I already felt very honored to be sharing the finalists list with outstanding professionals. When I heard my name as one of the winners, I felt very grateful to God for blessing me with a wonderful family that has supported me unconditionally, especially Karina (my wife), great friends, colleagues and co-workers who have had the good disposition to share their knowledge and experience and, of course, (ISC)² for contributing to my professional development through its certifications, conferences and publications.

You won in the project/initiative category. In what ways did you help improve the information security culture at your organization?

As part of the continuous improvement that we promote within my team, we found that most of the employees in our organization are millennials. Knowing that, we designed a program that promotes an information security culture based on gamification. We formed a multidisciplinary team with partners in talent management, internal communication and marketing. In this way, we turned a good idea into a great idea. We understood how to communicate with our people, who were engaged and enjoyed the learning journey.

Additionally, we also designed training for technical teams, to make information security a lifestyle, an automatic thought. From their conception, our projects have integrated security components. As a result, we can spend more time in the second quadrant of time, according to Stephen Covey, which is the “important but not urgent” quadrant. Therefore, we engage in more strategic thinking and spend less time putting out fires.

As an (ISC)² instructor, what do you teach and what skills did you need to develop in order to excel in that role?

In classes, I promote an atmosphere of trust, in which everyone can contribute expertise and knowledge to make a much more enriching course. It also motivates me to constantly evolve, learning new ways to connect with the audience; identifying how the class progresses by analyzing questions and answers; noting body language and even silence. Sometimes the right question provides more answers than a mere explanation. I teach that knowledge is useful only when we share it and identify how to apply it.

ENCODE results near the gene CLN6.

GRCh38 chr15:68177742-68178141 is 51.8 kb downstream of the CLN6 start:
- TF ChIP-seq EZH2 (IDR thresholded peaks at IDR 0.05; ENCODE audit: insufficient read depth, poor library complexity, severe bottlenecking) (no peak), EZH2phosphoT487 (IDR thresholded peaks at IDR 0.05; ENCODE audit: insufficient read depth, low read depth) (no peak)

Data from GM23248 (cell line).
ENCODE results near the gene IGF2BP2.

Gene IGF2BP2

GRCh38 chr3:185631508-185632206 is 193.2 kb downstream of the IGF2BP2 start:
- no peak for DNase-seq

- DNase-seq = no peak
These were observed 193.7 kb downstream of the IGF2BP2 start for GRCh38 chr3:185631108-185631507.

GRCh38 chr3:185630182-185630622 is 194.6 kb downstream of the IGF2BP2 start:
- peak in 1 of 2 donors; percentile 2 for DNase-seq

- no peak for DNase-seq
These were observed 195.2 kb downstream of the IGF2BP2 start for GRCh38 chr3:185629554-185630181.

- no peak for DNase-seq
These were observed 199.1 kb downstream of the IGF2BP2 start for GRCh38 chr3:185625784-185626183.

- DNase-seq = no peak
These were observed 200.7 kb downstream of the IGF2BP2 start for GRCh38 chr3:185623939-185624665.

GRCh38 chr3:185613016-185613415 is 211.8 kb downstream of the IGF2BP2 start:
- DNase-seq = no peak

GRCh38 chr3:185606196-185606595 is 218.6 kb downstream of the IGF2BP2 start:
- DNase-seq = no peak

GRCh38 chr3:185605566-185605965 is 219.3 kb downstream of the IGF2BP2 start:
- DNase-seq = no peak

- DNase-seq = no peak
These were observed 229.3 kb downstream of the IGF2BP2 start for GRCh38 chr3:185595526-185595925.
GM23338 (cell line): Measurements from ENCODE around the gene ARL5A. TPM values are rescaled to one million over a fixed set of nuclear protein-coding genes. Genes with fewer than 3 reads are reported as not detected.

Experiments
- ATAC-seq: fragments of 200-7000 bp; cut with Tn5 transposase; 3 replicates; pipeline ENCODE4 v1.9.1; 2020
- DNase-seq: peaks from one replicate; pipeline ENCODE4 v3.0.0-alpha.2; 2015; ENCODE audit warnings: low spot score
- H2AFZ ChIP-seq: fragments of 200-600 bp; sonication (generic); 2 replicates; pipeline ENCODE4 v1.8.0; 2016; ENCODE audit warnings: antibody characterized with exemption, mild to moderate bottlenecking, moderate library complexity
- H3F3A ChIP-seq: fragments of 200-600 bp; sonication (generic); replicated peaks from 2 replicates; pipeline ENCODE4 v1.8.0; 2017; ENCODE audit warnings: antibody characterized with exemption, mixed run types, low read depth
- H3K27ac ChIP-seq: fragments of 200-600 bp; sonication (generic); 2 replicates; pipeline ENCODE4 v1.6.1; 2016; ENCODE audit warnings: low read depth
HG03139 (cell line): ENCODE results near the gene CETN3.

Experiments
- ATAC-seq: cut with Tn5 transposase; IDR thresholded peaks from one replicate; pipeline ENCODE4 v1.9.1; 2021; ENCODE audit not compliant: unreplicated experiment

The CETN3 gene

Communication is vital in the learning process. What’s said is important, but how it is said is even more important. Tone of voice, posture, pauses, expression, energy, confidence, examples, experiences and dynamics used—these allow the student to be connected and interested in participating throughout the course.

Of all the projects you’ve worked on, which stand out as your greatest accomplishments?

I had the opportunity to lead the implementation and certification of ISO 27001:2013 and ISO 22301:2012 of a business unit in record time. The challenges started with the project´s sale; a solid business case was required in C-level terms, such as the return on investment and the business benefits of the project. The next challenge was to break paradigms that consider information security as a cost instead of a strategic partner and manage the change to create a process-oriented culture. At the end of the project, we exceeded expected benefits. The team always had the conviction that the project added value and was aware of how each activity made a positive impact. Because of that, the certifications were obtained and are still up-to-date.